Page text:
Tony Tjamiwa

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Tjamiwa at the Handback of title ceremony at Uluru 26 Oct., 1985

Tony Tjamiwa (? to 12 May 2001), also known as Tony Curtis, was a highly respected elder, traditional healer and storyteller of the Pitjantjatjara people. He was a native speaker of the Pitjantjatjara language.

Biography[edit]

Tony Tjamiwa was a senior traditional landowner of Uluru and Kata Tjuta and was intimately involved in the long battle for the return of them to his people.[1] [2] He was a board member of the Uluru-Kata Tjuta National Park.[3] His wife was the renowned artist and carver, Pulya Taylor.

"It is one Tjukurpa inside the Park and outside the Park-not different. There are very important secret and sacred places in the Park. One line. Everything is one Tjukurpa." Tony Tjamiwa. [4]

"There is strong and powerful Aboriginal Law in this place. There are important songs and stories that we hear from our elders, and we must protect and support this important Law. There are sacred things here and this sacred Law is very important. It was given to us by our grandfathers and grandmothers, our father and mothers, to hold onto in our heads and in our hearts." Traditional Owner Tony Tjamiwa[5]

"‘The tourist comes here with the camera taking pictures all over. What has he got? Another photo to take home, keep part of Uluru. He should get another lens – see straight inside. Wouldn’t see big rock then. He would see that Kuniya [= Ramsay's python] living right inside there as from the beginning. He might throw his camera away then. (Tony Tjamiwa)"[6]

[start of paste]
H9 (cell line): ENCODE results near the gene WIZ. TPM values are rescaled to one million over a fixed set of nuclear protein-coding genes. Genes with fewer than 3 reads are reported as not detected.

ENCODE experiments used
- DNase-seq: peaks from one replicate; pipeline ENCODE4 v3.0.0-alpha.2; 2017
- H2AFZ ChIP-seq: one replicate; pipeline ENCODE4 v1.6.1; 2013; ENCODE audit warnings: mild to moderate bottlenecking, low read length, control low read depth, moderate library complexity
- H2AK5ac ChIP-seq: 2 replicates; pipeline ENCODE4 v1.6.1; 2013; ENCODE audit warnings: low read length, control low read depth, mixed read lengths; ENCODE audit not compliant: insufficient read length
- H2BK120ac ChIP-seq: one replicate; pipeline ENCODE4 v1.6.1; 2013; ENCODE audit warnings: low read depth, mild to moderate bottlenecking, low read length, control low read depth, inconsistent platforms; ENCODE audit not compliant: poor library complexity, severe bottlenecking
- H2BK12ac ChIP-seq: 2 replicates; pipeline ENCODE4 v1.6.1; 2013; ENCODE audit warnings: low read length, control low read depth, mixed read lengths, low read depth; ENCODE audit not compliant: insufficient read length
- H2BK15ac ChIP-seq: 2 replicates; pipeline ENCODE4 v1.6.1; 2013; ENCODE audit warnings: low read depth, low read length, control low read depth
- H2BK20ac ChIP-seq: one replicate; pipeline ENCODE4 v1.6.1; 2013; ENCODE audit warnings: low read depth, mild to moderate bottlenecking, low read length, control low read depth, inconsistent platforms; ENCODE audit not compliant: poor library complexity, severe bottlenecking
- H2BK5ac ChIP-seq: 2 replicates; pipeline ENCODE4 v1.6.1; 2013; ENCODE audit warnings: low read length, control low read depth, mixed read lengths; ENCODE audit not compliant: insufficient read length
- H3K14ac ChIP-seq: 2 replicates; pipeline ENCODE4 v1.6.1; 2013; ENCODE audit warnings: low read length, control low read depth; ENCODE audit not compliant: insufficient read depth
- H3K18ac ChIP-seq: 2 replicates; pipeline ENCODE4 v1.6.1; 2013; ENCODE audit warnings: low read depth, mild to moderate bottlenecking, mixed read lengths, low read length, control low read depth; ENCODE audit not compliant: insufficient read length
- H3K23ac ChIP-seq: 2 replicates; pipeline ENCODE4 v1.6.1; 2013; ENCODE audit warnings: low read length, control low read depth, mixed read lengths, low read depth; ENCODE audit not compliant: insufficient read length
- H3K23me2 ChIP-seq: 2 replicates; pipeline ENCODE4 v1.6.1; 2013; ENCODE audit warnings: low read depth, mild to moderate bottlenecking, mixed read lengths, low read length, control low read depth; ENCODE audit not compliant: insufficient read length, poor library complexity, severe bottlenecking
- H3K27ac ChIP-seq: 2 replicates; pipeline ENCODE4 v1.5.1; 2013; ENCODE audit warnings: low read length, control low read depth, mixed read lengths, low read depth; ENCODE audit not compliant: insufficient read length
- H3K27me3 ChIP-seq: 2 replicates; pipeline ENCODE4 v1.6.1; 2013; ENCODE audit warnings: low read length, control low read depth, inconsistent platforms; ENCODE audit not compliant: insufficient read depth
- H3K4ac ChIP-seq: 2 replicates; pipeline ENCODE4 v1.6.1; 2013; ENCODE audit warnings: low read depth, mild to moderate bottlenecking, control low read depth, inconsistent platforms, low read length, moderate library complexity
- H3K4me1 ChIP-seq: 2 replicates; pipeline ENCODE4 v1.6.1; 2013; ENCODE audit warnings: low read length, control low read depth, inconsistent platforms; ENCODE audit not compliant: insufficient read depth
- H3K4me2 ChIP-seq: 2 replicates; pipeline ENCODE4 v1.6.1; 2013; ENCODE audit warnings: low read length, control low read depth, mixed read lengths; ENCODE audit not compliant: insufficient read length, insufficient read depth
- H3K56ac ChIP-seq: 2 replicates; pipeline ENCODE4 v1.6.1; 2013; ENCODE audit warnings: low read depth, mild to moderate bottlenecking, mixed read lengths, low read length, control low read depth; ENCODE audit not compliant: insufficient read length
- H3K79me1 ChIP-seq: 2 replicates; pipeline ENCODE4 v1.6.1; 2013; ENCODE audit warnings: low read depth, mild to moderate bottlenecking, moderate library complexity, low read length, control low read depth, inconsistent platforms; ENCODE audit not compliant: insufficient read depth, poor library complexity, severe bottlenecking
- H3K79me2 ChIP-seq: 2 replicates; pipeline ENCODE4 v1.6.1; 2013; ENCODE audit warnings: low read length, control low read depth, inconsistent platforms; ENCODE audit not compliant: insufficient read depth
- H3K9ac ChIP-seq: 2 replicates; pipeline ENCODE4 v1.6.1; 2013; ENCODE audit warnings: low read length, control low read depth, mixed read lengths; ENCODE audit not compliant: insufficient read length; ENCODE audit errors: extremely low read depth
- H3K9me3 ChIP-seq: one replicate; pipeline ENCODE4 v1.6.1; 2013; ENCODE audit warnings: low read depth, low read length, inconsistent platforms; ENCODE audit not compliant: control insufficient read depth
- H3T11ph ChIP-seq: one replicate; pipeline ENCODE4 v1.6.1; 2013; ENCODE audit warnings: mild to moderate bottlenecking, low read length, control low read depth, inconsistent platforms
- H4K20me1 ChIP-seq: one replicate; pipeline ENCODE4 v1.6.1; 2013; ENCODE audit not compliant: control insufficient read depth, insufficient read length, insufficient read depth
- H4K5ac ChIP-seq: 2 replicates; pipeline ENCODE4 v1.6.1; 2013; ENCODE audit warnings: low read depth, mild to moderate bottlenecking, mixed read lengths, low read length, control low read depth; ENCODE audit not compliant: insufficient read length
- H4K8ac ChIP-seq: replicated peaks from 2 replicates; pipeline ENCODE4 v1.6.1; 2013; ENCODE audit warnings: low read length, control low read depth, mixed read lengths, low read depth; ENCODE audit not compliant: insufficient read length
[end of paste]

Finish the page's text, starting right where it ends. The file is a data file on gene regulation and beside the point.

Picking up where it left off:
Tjamiwa's map of the main sacred sites around Uluru

Bibliography[edit]

  • Tony Tjamiwa. 1991. "Ngaṉana Wirunya Tjunguringkula Waakarinyi: We're working well together." Habitat Australia, Vol. 19, No. 3, 3 June 1991. Australian Conservation Foundation, pp. 4–7.

External links[edit]

Footnotes[edit]

  1. ^ Stanley Breeden. Take Power Like This Man Here, 1998, p. 365.
  2. ^ "Tjamiwa was instrumental in turning Uluru Kata Tjuta National Park from a kitsch icon with some small Aboriginal involvement into an international bicultural statement."[1]
  3. ^ Stanley Breeden. Take Power Like This Man Here, 1998, p. 365.
  4. ^ http://learnline.cdu.edu.au/tourism/uluru/introduction/tjukurpa/intro.html
  5. ^ [2]
  6. ^ "Cultural Centre texts: Tjukurpa Piti." Director of National Parks, Australia. 2012, p. 212.[3]

References[edit]

  • Stanley Breeden. 1994. Uluru: Looking after Uluru-Kat Tjuta - The Anagu Way. Simon & Schuster. Australia. ISBN 0731803590.

Breeden, Stanley (1995). Growing Up at Uluru, Australia. Fortitude Valley, Queensland: Steve Parish Publishing. ISBN 0-947263-89-6. OCLC 34351662.